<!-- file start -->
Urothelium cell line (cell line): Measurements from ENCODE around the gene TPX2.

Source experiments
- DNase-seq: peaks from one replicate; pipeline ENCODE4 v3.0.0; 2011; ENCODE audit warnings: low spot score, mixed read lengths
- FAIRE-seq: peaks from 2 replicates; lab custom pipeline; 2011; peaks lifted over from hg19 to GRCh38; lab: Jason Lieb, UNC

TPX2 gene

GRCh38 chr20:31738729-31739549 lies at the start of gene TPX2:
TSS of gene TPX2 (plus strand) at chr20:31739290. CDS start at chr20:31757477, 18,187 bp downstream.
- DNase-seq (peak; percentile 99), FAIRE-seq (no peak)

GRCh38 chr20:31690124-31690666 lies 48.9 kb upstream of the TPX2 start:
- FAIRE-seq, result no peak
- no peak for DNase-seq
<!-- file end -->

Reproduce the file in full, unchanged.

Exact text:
Urothelium cell line (cell line): Measurements from ENCODE around the gene TPX2.

Source experiments
- DNase-seq: peaks from one replicate; pipeline ENCODE4 v3.0.0; 2011; ENCODE audit warnings: low spot score, mixed read lengths
- FAIRE-seq: peaks from 2 replicates; lab custom pipeline; 2011; peaks lifted over from hg19 to GRCh38; lab: Jason Lieb, UNC

TPX2 gene

GRCh38 chr20:31738729-31739549 lies at the start of gene TPX2:
TSS of gene TPX2 (plus strand) at chr20:31739290. CDS start at chr20:31757477, 18,187 bp downstream.
- DNase-seq (peak; percentile 99), FAIRE-seq (no peak)

GRCh38 chr20:31690124-31690666 lies 48.9 kb upstream of the TPX2 start:
- FAIRE-seq, result no peak
- no peak for DNase-seq